December 17, 2021

by eric

And what rough beast, its hour come round at last,

Slouches towards Bethlehem to be born?

Yeats, The Second Coming

It’s been a fall full of surprises. The school year started with the Delta wave cresting, and indeed both kids had classmates test positive in August and September. But we were fortunate, and neither kid caught COVID, and we settled into a stable state. In our area, mask mandates were applied again, soon joined by vaccine mandates–with predictable but (locally) muted protests.

My university, like many others, resumed in-person instruction despite the Delta wave; but with no in-classroom responsibilities I mostly continued working from home. The strain is starting to show, though–despite more regular work hours, my projects and my motivation languish. Several of my staff quit to take other positions: evidence that interpersonal bonds are fraying. Sudden inflation pushes industry salaries ever higher, too.

We continued our eager awaiting of the kids’ vaccines, and our patience was tested by ever-lengthening timelines. Pfizer finally submitted the EUA for 5-12 year olds in September, but it took until November to get fully approved. I was fortunate to be checking my email when the clinic at my son’s school was announced and snagged him a pair of slots. He got his second shot after Thanksgiving, and we now can look forward to less restrictive quarantines from school in cases of close contact, I think.

In response to evidence of waning efficiency, we picked up boosters for ourselves as well for good measure, at a city-wide clinic run with ruthless logistical efficiency at the Amazon headquarters.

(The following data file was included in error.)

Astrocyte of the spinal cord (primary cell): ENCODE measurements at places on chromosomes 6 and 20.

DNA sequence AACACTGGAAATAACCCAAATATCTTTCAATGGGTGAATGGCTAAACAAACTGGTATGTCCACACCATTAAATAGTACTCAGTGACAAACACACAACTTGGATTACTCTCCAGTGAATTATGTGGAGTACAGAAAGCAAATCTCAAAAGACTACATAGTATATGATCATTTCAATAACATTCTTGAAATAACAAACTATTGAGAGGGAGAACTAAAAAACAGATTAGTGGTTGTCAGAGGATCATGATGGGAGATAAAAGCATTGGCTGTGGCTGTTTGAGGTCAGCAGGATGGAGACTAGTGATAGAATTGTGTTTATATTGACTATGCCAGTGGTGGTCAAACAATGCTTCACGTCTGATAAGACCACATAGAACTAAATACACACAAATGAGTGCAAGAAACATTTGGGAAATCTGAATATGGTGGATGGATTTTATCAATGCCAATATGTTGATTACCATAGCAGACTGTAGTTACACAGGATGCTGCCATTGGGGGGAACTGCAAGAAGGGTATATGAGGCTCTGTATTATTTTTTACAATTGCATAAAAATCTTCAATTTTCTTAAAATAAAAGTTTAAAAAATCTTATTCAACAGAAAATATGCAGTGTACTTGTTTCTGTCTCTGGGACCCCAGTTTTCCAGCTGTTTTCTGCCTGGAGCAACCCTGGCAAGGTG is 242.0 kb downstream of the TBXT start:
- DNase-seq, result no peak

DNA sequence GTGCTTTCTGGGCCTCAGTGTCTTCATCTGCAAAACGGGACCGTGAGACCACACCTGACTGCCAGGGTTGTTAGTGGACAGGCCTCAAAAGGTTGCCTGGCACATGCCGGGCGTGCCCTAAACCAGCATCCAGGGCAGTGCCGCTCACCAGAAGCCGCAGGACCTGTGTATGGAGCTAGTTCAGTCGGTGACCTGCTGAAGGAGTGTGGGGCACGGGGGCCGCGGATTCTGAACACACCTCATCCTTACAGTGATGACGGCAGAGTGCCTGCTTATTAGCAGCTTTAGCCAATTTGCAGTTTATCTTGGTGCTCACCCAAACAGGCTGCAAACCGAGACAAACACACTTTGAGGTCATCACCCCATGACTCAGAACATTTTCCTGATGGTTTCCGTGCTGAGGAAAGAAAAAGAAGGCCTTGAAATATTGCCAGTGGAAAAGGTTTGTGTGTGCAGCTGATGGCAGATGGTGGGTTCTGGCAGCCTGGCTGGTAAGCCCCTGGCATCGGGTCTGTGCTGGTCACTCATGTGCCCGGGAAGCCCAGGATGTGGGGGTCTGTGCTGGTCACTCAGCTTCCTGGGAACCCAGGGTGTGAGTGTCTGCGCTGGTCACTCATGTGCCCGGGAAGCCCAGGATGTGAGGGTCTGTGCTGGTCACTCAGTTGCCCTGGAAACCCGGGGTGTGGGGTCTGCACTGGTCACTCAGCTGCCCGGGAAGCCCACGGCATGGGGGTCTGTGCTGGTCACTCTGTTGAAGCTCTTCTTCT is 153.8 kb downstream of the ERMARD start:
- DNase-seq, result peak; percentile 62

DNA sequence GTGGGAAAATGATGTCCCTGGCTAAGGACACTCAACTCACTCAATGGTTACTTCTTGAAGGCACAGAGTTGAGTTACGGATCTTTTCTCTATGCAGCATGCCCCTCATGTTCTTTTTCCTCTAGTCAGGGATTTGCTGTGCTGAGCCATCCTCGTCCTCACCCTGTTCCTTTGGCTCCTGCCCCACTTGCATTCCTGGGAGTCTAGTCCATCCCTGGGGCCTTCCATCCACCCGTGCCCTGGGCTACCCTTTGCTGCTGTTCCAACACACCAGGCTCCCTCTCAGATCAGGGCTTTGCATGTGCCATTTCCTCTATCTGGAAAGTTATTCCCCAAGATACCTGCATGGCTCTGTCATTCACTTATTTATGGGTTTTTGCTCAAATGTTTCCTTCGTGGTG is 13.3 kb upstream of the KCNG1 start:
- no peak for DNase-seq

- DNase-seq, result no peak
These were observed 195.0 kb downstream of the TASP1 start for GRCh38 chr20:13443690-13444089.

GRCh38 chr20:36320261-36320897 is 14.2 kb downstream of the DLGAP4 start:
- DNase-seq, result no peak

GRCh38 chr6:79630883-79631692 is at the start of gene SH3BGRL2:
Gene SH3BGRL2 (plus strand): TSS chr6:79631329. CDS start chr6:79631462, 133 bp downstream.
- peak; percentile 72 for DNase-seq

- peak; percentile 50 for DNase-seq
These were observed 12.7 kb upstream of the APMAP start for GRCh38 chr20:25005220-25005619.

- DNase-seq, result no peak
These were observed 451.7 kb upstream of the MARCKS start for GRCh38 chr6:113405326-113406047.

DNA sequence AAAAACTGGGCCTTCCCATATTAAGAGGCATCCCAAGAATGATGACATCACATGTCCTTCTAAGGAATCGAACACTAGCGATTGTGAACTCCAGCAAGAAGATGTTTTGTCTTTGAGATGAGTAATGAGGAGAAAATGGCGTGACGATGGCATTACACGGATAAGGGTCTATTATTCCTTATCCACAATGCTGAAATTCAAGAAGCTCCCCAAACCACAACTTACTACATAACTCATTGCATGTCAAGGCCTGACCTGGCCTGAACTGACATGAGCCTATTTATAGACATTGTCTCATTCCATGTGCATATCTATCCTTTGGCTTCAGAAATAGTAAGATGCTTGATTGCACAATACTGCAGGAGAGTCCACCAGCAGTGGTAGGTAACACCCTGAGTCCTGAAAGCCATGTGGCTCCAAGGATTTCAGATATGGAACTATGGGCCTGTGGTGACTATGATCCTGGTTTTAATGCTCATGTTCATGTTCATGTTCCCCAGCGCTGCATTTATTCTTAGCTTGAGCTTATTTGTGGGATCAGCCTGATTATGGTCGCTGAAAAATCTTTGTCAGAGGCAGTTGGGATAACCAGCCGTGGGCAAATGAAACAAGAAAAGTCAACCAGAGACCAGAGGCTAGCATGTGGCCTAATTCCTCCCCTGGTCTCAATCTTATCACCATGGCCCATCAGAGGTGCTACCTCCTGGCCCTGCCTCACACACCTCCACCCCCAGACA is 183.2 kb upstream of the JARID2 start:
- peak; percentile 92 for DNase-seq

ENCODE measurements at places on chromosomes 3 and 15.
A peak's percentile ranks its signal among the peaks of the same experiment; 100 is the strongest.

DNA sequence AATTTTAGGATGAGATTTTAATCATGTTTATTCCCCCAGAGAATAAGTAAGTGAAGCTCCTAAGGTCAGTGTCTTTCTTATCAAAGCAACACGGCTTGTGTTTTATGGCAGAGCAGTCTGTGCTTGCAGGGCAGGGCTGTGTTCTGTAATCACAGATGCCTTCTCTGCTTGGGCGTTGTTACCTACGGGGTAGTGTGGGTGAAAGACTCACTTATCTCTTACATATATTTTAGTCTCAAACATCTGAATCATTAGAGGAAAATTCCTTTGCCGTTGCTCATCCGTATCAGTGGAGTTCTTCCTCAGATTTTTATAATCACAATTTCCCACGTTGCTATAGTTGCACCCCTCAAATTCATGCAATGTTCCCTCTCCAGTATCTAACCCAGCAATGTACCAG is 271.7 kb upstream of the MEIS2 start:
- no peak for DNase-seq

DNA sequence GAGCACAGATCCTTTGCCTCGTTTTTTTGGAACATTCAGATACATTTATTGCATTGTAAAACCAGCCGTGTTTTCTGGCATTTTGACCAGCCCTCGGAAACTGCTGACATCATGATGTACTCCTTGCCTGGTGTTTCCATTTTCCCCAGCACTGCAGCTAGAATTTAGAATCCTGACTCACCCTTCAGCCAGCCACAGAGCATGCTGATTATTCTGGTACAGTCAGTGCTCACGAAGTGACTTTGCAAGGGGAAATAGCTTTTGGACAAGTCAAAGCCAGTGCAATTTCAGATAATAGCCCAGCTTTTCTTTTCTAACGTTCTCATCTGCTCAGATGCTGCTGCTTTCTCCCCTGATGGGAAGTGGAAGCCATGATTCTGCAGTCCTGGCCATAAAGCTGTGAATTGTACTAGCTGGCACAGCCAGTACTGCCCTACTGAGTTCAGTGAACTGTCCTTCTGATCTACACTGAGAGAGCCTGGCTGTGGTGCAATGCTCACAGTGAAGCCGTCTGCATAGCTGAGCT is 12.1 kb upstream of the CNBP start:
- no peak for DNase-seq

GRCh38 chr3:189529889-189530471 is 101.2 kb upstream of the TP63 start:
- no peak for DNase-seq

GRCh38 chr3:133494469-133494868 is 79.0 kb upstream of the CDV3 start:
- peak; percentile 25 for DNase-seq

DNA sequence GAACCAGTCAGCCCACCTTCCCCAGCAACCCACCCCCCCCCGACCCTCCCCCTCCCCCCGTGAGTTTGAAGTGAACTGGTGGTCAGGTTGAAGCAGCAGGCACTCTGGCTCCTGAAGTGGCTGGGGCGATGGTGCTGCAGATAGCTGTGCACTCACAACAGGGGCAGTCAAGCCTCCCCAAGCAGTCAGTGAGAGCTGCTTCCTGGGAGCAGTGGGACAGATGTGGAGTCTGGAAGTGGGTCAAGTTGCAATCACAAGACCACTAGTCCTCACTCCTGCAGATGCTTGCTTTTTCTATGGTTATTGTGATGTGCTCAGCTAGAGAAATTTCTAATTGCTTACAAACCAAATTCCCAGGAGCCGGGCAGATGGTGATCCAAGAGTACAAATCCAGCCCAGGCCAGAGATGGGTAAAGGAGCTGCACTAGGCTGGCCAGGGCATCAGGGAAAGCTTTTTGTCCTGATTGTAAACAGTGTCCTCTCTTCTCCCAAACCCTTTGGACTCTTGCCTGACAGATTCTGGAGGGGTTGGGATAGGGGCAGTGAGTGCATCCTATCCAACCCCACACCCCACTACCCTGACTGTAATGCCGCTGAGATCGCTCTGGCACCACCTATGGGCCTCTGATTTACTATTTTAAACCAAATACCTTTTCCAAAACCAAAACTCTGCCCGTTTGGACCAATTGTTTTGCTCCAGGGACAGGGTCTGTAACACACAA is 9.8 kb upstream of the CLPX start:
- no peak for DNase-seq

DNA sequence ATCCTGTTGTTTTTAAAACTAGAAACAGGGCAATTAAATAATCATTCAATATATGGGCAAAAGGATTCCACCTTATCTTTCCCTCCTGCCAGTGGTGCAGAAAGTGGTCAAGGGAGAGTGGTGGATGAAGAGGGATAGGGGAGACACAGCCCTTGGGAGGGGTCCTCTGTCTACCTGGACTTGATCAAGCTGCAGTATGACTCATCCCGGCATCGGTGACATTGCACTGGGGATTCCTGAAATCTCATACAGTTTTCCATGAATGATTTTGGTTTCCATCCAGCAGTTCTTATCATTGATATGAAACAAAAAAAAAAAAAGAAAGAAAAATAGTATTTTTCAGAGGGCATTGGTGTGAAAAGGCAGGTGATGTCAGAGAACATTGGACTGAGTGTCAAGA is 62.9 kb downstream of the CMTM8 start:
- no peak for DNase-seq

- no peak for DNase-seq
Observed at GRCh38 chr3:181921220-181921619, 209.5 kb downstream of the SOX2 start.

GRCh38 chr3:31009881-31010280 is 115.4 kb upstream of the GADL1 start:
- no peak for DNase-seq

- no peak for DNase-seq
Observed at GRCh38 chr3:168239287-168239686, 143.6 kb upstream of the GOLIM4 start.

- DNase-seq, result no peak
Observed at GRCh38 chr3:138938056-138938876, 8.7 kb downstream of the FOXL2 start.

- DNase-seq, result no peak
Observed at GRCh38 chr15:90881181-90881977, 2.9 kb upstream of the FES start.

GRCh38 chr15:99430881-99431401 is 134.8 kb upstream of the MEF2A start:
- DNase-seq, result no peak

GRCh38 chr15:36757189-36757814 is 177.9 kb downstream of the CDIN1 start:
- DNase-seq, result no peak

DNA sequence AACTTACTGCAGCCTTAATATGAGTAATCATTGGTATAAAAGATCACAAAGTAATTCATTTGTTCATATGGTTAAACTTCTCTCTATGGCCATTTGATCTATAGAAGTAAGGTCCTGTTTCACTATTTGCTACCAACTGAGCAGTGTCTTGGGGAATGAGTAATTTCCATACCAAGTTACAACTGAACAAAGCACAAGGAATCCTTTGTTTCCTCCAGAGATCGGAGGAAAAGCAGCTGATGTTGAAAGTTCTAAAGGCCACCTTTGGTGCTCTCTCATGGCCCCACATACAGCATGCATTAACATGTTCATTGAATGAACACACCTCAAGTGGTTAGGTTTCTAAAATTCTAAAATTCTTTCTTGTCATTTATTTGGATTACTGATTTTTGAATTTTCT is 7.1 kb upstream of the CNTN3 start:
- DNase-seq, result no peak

My folks came for a lovely visit at Thanksgiving, the first time we had seen them since June. It was a very welcome interlude from a miserably rainy fall–an all-time record for September-November in Seattle, which is terrifying to contemplate. We were grateful for our new roof and gutters!

December, though, brought news of a new variant, Omicron, first identified in South Africa. While at this writing it appears less likely to lead to hospitalization and death than Delta, it spreads incredibly rapidly relative to what we’ve been used to with COVID to date. Neither immunity from prior infection nor from even triple vaccination is a guarantee against illness, thought they do appear to mitigate the more severe outcomes. With little broad appetite for (or outright hostility to) any sacrifice or real disruption to the status quo (let alone a lockdown or similar), an enormous holiday wave is inevitable. Even if most people avoid the worst outcomes, disruption of day-to-day life seem likely simply from everyone being sick at once (doctors, bus drivers, grocery workers…). And we must expect that, mostly out of sight, vulnerable people will suffer and die, and many others will face a long, slow recovery back to health. It’s the darkest time of year.

And today brings yet more unwelcome news: the 2-4 year old vaccine trial failed because the low dose did not trigger sufficient immune response. I expected it during the Delta wave, but now it seems truly inevitable that our youngest will catch COVID before he can be vaccinated; we are left to trust the probabilities that he’ll be okay.